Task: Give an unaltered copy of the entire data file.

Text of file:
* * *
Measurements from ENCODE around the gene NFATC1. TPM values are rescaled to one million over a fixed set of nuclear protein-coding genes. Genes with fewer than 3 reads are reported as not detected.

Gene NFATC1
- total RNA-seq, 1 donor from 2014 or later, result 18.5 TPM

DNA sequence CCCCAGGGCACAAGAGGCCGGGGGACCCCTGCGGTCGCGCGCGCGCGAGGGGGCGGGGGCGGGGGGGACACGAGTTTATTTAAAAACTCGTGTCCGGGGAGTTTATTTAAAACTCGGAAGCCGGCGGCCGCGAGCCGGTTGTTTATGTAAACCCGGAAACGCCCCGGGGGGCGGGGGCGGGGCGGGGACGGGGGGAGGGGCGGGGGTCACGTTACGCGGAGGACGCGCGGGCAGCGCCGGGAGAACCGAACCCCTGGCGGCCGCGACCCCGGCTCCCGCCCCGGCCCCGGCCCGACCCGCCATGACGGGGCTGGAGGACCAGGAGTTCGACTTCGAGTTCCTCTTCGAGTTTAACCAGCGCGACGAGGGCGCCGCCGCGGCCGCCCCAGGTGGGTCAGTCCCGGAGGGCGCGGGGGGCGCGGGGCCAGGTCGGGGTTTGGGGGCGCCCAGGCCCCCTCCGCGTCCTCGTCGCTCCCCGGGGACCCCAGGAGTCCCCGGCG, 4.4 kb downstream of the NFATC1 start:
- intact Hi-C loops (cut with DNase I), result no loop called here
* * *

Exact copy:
Measurements from ENCODE around the gene NFATC1. TPM values are rescaled to one million over a fixed set of nuclear protein-coding genes. Genes with fewer than 3 reads are reported as not detected.

Gene NFATC1
- total RNA-seq, 1 donor from 2014 or later, result 18.5 TPM

DNA sequence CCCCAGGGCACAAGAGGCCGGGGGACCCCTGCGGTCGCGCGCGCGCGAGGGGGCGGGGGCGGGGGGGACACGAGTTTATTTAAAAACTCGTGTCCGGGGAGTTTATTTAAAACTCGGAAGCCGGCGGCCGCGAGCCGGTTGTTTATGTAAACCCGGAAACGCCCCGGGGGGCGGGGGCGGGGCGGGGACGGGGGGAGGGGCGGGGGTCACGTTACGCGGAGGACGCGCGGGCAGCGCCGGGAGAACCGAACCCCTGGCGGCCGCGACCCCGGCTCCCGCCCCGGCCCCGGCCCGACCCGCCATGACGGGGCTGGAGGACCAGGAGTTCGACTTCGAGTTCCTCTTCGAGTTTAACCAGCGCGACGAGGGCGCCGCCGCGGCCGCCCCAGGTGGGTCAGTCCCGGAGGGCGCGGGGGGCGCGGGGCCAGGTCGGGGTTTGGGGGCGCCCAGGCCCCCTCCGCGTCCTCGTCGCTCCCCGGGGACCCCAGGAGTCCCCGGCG, 4.4 kb downstream of the NFATC1 start:
- intact Hi-C loops (cut with DNase I), result no loop called here